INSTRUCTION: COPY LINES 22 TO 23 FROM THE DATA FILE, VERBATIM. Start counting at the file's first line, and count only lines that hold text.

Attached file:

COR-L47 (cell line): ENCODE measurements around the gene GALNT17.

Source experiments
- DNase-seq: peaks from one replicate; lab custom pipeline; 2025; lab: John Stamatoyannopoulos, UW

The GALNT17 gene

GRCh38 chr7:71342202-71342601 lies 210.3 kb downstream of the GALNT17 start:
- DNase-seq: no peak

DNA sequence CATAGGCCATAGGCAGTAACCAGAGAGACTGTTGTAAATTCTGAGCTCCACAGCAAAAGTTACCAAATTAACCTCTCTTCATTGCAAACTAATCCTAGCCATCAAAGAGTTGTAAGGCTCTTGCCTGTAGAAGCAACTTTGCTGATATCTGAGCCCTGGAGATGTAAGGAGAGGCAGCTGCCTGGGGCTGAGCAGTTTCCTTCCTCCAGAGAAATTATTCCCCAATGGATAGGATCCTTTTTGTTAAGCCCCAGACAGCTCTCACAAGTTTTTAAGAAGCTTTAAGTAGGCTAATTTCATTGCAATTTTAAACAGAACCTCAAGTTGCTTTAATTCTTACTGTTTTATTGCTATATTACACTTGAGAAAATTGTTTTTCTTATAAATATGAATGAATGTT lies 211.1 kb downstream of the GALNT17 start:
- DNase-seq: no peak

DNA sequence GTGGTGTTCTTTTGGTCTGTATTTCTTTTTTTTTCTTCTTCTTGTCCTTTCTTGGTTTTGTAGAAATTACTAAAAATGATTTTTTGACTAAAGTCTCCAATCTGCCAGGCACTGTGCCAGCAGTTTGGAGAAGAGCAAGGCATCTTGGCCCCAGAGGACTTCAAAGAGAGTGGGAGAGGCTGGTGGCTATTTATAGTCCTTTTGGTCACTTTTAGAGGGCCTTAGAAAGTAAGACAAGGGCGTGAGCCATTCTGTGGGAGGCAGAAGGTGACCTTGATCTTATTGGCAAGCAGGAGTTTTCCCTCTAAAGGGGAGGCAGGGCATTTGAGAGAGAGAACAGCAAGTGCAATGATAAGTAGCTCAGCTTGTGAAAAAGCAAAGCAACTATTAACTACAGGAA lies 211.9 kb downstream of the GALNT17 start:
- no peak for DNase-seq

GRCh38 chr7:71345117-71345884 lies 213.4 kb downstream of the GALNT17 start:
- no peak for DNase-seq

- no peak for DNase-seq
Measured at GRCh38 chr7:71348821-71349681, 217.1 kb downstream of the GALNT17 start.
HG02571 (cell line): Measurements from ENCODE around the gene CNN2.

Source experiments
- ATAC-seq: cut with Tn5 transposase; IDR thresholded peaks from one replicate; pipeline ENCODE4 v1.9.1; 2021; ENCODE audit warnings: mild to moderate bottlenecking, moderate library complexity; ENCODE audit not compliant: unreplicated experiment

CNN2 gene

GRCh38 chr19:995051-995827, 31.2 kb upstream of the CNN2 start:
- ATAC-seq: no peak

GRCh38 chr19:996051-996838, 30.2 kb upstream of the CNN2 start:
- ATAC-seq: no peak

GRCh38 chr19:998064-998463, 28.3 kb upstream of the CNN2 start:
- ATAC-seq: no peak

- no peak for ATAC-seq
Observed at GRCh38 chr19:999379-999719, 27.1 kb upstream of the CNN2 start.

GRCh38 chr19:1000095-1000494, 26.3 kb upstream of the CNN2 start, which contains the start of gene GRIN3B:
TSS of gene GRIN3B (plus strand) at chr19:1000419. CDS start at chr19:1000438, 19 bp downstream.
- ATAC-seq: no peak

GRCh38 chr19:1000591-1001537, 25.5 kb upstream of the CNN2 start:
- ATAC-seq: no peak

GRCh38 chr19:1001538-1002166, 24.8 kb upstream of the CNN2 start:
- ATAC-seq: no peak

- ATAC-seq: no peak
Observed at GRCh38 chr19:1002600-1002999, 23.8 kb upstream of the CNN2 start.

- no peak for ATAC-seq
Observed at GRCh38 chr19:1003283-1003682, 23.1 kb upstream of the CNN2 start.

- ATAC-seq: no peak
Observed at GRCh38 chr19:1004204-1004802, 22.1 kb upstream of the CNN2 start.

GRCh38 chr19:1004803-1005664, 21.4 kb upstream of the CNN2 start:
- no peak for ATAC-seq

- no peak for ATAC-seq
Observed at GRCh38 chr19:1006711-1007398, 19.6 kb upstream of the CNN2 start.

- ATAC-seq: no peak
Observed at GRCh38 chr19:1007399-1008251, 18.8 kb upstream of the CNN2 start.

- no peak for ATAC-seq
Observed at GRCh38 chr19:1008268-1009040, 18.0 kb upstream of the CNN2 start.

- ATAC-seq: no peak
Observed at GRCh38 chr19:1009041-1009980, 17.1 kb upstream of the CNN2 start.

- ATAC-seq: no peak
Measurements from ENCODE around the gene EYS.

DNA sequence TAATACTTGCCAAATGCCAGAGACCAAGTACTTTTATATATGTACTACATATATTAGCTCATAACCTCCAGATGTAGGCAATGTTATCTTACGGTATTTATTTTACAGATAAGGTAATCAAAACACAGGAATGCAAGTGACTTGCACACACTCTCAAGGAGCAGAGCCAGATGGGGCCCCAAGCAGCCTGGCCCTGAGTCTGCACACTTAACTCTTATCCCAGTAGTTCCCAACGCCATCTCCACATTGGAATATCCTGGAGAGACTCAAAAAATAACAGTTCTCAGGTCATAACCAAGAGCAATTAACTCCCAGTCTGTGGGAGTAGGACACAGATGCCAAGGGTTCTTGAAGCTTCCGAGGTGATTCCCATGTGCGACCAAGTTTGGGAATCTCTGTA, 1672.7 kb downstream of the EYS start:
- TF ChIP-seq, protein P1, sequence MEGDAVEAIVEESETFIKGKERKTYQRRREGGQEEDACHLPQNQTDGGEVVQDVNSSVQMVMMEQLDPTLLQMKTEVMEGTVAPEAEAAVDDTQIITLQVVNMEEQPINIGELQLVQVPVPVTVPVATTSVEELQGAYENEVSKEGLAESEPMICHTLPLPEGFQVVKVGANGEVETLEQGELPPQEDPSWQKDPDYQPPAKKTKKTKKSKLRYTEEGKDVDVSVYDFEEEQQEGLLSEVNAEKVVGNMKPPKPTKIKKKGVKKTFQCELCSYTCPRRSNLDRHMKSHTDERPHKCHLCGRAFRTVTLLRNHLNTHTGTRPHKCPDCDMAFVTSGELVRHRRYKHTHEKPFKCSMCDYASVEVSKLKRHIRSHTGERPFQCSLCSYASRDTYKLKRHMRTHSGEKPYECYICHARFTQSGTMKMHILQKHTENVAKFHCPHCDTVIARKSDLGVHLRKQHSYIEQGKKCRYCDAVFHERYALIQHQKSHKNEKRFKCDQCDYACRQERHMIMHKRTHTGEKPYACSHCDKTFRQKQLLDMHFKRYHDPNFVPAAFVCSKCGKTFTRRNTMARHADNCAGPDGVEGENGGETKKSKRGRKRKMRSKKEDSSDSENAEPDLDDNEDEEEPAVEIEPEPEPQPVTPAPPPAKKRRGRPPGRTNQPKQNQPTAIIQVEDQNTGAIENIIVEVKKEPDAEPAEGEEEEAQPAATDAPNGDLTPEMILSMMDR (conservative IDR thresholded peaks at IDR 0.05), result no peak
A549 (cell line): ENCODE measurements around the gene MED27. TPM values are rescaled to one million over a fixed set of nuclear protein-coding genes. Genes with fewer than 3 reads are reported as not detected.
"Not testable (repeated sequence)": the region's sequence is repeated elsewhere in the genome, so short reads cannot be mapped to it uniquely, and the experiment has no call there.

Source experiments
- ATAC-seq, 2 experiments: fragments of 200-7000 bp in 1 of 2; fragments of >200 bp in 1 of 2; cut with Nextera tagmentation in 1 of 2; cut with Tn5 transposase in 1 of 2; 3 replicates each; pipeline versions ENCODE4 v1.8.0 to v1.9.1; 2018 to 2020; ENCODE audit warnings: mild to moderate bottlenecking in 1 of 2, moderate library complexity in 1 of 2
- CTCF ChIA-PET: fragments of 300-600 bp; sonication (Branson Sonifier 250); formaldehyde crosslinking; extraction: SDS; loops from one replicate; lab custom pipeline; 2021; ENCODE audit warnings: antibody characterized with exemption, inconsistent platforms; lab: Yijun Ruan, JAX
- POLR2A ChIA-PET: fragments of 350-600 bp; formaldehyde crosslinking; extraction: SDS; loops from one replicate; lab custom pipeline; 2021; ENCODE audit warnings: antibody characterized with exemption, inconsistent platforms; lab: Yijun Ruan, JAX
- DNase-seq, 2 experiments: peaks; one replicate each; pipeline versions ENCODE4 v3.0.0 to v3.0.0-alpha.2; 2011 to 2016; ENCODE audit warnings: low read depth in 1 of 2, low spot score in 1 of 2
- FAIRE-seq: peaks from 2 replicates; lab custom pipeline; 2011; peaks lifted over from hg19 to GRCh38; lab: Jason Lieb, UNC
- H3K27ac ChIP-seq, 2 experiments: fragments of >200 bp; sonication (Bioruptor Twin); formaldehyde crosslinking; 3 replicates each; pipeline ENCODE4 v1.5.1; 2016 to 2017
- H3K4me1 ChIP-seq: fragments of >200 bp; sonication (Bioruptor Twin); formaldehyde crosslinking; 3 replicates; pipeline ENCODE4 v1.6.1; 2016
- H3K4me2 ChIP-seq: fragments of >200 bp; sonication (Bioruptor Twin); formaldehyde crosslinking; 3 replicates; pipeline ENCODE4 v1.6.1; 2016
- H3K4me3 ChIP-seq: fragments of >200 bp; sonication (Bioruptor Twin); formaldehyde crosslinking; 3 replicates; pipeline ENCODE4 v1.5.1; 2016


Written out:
- ATAC-seq: no peak

GRCh38 chr19:998064-998463, 28.3 kb upstream of the CNN2 start: